Don’t Think About It Too Much


This week, I decided to start writing my weekly blog post without any preconceived idea and without a pre-drawn image. I usually have a bunch of random thoughts running through my mind so I thought that I’d make use of them. In the few days that I’ve been pondering on what I would write about I just happen to complete a new drawing that I thought I’d share with you.

Originally, I was going to write about all the thoughts I’ve been having in regard to making changes, and moving forward, but at the last minute I changed my mind because I didn’t want to write a long winded post that sounded like me making a resolution. Instead, I’ve decided to be more direct and write about some of the things that I’ll be doing in the coming months. 

If you remember, in my last post I spoke about a series of drawings of women that I want to do over the coming months; my original idea was to draw some of the fabulous female friends that I have — I still intend to do that, but now, I’d decided to expand on my idea to include notable women in general. By doing this I am giving myself a greater variety to draw from. I’d like the drawings to be mostly in pencil but I don’t want to limit myself either. So, you’ll likely be seeing portraits in a variety of drawing media. The pen and ink drawing of my friend Jennifer from last post is the first official drawing in this new series. The of drawing of Jennifer that I used was from my sketchbook, but I intend to work it up into a finished piece. Keep an eye out for it because I’m sure it’ll be fabulous. 

The drawing that adorns this week’s post is of Jane Morris, wife of Willam Morris, muse and lover of Dante Gabriel Rossetti, and Pre-Raphaelite icon. I first discovered the work of The Pre-Raphaelite Brotherhood (PRB) at age 16 and have remained fascinated with their work ever since. The story behind many of the women that posed for various members of the group are interesting portraits of individuals living in Victorian England. Many of the men in the group were well known in the Victorian era and outwardly appeared to adhere to the rigid morals of the time. However, in the studio and alone with their models it was a different story. These men and women spent hours alone together confiding in each other and building a trust amongst themselves. They poured their hearts out one another and not all were happy in their marriages. So you can imagine how easy it was for affairs to start. The affair between Rossetti and Jane Morris is probably the most well known when it comes to the Pre-Raphaelites. Their story is full of all of the elements that make for a good read: drama, pathos, and tragedy. The men in The Pre-Raphaelite Brotherhood were like rock stars in their day and some these women were the equivalent of modern day groupies. Photographs of these women are hard to come by as photography had just started to be widely used; Jane was most likely the most photographed muse in the group and therefore the easiest to find reference material on. I found the undated  drawing that I used to work from in a random Internet search sometime last year. To my delight, I discovered a wonderful photo that clearly displays Jane’s iconic looks in all their splendor. I had started the drawing months ago and it hung around my studio until last week when I finally completed it. The term stunner was coined by Rossetti for Jane. As you can see, he wasn’t exaggerating.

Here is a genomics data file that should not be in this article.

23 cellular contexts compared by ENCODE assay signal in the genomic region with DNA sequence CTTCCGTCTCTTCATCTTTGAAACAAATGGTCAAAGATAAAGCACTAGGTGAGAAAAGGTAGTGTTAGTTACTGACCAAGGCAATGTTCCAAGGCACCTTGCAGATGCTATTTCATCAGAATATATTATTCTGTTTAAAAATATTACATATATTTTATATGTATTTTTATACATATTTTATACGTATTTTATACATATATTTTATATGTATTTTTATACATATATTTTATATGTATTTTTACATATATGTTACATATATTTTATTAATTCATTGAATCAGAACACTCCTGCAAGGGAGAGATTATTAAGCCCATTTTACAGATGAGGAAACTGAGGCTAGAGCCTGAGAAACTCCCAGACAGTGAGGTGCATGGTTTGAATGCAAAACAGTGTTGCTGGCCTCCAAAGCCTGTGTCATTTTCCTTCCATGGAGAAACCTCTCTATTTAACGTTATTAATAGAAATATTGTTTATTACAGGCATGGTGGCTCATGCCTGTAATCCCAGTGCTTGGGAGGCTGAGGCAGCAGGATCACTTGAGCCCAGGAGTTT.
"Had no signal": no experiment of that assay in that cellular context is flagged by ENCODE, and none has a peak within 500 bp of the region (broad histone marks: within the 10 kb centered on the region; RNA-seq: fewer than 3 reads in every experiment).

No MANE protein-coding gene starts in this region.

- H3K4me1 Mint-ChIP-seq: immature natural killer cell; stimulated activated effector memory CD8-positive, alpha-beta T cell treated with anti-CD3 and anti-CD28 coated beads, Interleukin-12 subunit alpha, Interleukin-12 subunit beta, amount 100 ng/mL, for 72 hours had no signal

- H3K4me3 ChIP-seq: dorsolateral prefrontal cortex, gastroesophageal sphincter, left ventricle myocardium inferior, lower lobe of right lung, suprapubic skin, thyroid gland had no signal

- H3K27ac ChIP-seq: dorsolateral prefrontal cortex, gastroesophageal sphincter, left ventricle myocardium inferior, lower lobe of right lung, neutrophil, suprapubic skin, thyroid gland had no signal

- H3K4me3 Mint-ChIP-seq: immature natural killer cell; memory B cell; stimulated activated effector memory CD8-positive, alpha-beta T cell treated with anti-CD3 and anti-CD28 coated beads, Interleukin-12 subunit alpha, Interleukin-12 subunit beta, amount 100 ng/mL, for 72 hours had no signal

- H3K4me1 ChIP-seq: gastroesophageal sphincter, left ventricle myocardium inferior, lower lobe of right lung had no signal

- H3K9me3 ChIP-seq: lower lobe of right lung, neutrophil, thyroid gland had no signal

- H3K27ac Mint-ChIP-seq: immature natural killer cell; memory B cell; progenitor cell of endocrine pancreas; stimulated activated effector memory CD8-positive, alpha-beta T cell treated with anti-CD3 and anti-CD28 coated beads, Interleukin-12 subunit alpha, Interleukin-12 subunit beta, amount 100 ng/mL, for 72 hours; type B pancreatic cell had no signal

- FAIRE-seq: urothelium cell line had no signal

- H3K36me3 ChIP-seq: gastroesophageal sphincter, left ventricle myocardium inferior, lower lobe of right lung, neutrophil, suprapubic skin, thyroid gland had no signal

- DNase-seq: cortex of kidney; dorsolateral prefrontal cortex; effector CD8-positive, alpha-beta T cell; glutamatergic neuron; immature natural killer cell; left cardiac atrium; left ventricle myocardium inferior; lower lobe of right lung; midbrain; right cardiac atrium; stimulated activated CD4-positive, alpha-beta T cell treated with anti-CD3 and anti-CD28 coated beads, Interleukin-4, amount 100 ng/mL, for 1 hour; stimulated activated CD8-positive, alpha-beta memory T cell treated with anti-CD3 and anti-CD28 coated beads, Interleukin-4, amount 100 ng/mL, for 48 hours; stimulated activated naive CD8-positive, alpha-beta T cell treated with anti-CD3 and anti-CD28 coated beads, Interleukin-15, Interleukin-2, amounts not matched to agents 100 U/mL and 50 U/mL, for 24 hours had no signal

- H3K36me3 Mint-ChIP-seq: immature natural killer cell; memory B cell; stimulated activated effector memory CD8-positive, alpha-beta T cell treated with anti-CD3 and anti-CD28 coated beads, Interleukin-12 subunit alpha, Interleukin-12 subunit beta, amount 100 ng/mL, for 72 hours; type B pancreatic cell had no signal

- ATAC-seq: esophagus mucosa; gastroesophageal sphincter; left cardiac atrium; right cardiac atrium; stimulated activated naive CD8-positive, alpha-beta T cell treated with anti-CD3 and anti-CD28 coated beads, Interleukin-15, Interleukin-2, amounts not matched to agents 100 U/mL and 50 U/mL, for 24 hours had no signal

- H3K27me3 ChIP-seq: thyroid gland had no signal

I had a wonderful time drawing this portrait and I am eagerly looking forward to the next one. All of the drawings in this series will be scanned and put up for sale in the gallery section of this site. I’ll probably wait until I have a few done before I start adding them. If you see one that interests you please contact me via the contact form and I will provide you with all the details. 

 

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